Ultimate Muscle controls very similarly to other Aki games, but, since the majority of standard wrestling mechanics simply don't apply in this game, there are some key differences. You'll still have the normal weak and strong striking and grappling buttons, but you'll perform maneuvers such as throws to the ropes and top-rope moves in a completely different way. Throwing an opponent off the ropes now requires you to press both the grapple and striking buttons simultaneously, which will cause your character to drop-kick or head-butt your opponent off the ropes. Additionally, a jump button has been implemented to replace top-rope maneuvers. Jump attacks can be performed in a number of ways. For instance, simply jumping up and pressing the analog stick in the direction of your opponent, while pressing a strike or grapple button, will make you perform a simple aerial version of the respective move. However, you can also jump onto the ring ropes to gain more altitude and cover a greater distance across the ring. Pressing the jump button in conjunction with the grapple button sends your adversary helplessly into the air, allowing you to jump up and attack him on the way down.
http://image.com.com/gamespot/images/2003/gc/ultimatemuscle/0602/0002.jpgAt its core, Ultimate Muscle is a fast-paced arcade fighting game.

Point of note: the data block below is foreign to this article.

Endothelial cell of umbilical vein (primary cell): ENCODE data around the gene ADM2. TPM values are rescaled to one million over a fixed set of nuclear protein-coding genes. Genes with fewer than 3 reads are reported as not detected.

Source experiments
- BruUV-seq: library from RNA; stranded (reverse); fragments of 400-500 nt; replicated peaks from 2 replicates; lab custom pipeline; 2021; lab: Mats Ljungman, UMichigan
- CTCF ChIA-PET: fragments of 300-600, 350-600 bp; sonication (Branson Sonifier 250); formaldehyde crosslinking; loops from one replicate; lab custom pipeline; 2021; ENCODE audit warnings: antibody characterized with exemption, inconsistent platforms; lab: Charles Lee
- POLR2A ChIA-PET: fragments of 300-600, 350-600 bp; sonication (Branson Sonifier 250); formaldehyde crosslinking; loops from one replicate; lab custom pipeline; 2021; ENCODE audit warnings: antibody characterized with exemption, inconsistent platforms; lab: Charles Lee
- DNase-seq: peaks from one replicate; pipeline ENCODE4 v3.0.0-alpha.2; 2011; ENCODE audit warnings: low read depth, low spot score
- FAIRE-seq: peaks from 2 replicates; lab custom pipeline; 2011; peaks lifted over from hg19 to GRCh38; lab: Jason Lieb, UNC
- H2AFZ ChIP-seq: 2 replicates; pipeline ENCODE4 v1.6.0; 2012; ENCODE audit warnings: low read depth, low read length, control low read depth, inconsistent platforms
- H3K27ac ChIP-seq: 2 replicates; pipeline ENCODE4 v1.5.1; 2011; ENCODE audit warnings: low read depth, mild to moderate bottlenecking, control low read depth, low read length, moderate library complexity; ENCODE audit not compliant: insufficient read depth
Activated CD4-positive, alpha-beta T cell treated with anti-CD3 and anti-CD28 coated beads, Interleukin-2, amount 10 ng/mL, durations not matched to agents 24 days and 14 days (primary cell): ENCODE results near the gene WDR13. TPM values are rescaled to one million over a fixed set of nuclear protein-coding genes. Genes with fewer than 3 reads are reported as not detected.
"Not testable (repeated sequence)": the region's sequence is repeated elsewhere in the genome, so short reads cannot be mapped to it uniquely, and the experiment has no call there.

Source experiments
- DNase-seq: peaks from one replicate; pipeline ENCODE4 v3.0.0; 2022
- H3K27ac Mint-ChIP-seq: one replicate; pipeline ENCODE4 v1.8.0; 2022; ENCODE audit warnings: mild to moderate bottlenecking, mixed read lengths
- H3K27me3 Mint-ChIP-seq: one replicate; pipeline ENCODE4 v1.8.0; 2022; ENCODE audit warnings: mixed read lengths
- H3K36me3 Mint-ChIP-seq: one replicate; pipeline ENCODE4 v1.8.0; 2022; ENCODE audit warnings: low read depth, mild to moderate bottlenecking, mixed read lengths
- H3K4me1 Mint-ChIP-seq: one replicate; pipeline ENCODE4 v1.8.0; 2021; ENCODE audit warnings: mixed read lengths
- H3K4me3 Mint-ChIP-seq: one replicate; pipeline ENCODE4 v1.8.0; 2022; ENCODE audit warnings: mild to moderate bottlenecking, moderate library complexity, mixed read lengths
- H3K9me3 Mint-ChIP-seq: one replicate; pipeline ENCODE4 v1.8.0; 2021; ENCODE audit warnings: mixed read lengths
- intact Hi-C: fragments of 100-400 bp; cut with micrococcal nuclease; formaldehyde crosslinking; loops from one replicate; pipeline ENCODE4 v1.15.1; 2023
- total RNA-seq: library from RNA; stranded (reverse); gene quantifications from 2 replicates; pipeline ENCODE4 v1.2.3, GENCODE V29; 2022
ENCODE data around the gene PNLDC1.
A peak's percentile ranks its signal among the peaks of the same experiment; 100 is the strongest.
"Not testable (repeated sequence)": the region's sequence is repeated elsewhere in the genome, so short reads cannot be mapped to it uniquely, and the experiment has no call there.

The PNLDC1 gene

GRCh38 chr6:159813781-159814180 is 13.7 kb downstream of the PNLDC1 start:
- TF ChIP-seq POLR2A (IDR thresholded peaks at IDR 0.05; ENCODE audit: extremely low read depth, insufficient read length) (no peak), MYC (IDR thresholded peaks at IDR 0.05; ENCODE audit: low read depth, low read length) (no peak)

Special moves and power-ups are also a key factor in Ultimate Muscle's gameplay. Each character in the game has a range of special moves that can be executed as you fill your special meter. Special meters will fill bit by bit as matches progress, either because of moves you perform or because of attacks performed against you. To perform special attacks, hold down the L and/or R trigger while pressing the required button for the level of attack your special meter is at. There are three levels of special attack: Level-one attacks are strong strikes, level-two attacks are powerful grappling attacks, and level-three attacks are ultimate attacks that are so crazy and ludicrous they warrant their own anime-inspired cutscenes, which really are an absolute riot to watch. There are also a number of unique power-ups that can be acquired during a match. These power-ups come from either your tag-team partner or ring second (essentially, your manager), and they can vary from life bar and special meter boosts, to traps for your opponents that either slow them down greatly or injure them. Both the special moves and power-ups are very cool and provide some variety to the otherwise straightforward gameplay.